The first few weeks of 2017 are mostly a blank in my memory. It’s as if my mind couldn’t reconcile itself to the fact that something truly incomprehensible had come to pass, that Donald Trump had actually been elected and was going to be sworn in as president of the United States, until it actually happened.

The year didn’t snap into focus for me until Jan. 21, when I stuck a notebook, pens and a digital recorder in my pockets and started walking down to the Mall with my husband and my sister-in-law. I’d planned on writing a column about the Women’s March, but I didn’t expect it to start so close to home: As soon as we hit the main artery nearest to our home, I began to see people pouring out of houses and apartment buildings, wearing bright pink hats and carrying signs. It was as if women and girls had taken over the world — funny women; intently focused women; women of all ages, races and physical abilities, and most of all, women who were clear in their determination and anger, and were doing something with those emotions.

And even when I made it home, footsore and a little crumpled, hours later, that feeling of transformation didn’t end. The worst part of 2017 was that there was so much to be enraged about. But the best part of it for me, as a critic, was feeling that in pop culture, at least, the Women’s March never really ended.

When I think back on my year in cultural consumption, what I remember best are women’s faces.

I think about the contemptuous curl of Offred’s (Elisabeth Moss) lips under her bonnet in “The Handmaid’s Tale,” the way she took advantage of a garment that was supposed to hide her from the world to seize a little bit of freedom; and Issa’s (Issa Rae) snarl in “Insecure” as she delivers one of her raps into the mirror, venting genuine frustration, but also trying to manufacture a confidence and conviction she doesn’t actually feel.

I remember the flare of super-mom Madeline Martha Mackenzie’s (Resse Witherspoon) nostrils in “Big Little Lies,” her fury about the schoolyard dramas in her wealthy community somehow lending those events the weight of genuine injustice instead of making her seem absurdly overwrought; artist Nola Darling (DeWanda Wise) plastering posters about street harassment all over Brooklyn in “She’s Gotta Have It” as she seeks to exorcise the memory of being grabbed and insulted; and sex worker Ruby (Pernell Walker) insisting on the right to be called by her real name with all the damned dignity of John Proctor in the season  finale of “The Deuce.”

It lifts my spirits to think about Carmen Wade (Britney Young), Cherry Bang (Sydelle Noel), Ruth Wilder (Alison Brie) and Debbie Egan (Betty Gilpin) slipping into spandex and slapping on warpaint and finding the aggression and bravery that have eluded them in real life in the professional wrestling ring in “GLOW.” And it gives me chills to think about the obscene, poisoned lipstick smeared across Cersei Lannister’s (Lena Headey) mouth in “Game of Thrones,” and Rebecca Bunch’s (Rachel Bloom) descent into vengeance and madness in “Crazy Ex-Girlfriend.”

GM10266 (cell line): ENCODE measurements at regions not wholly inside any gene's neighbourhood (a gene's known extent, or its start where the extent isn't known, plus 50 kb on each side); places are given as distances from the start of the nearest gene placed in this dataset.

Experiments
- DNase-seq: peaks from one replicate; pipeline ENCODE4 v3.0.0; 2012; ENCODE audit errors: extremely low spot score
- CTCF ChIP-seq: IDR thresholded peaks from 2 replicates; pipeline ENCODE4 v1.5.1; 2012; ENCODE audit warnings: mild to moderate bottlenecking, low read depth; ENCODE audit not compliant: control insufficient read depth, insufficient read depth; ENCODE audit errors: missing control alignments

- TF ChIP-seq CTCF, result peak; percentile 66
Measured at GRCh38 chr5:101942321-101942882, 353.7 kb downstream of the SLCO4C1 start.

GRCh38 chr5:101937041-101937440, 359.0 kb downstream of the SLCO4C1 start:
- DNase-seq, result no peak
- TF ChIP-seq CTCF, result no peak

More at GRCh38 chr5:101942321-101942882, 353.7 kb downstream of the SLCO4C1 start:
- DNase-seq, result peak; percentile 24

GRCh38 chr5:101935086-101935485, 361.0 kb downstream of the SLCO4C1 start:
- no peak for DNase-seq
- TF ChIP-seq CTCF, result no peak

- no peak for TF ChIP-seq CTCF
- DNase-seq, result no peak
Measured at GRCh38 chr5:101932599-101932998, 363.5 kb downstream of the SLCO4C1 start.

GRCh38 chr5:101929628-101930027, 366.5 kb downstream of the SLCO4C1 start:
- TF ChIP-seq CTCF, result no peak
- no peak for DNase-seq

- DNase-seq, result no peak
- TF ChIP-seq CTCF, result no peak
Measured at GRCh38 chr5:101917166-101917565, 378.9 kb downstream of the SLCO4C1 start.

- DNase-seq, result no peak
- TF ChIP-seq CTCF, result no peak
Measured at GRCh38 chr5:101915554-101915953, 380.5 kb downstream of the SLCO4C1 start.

Female anger, a subject that big blockbusters often treat as a sign of hysteria or as laughably ineffective, even played a role in two of the year’s biggest superhero movies. I still feel touched by Nebula’s (Karen Gillan) grief and ire over her father’s abuse in “Guardians of the Galaxy Vol. 2,” and I’m braced by Wonder Woman‘s (Gal Gadot) ferocious response to the human acceptance of war.

The juxtaposition of these depictions with actual events could have been depressing, even crushing. There are so many real reasons to be furious right now. A wave of revelations about sexual harassment has cost a number of famous men their jobs, even as these stories illustrate just how vast the task before us is and how infuriatingly immune the president of the United States remains even in the face of similar allegations. Hatred and brinkmanship feel as if they’re on the rise at home and abroad. And here comes pop culture, riling us up not just about the present but also stoking our emotions about the real inequalities of the past and imagined injustices that extend even to different galaxies.

Instead, it was hugely affirming to see pop culture tell us that we weren’t crazy, that sometimes rage is a natural response, and most of all, that there were plenty of things we could do with that anger. Most of us won’t incinerate our enemies with dragons, like Daenerys Targaryen (Emilia Clarke), concoct elaborate revenge plots against people who jilted us at the altar a la “Crazy Ex-Girlfriend,” or use professional wrestling to work out our issues with our best friends. (Of course, most of us don’t live in high-fantasy, musical versions of central California, or the ’80s.) But we can decide whether we’ll be invigorated by our rage or destroyed by it.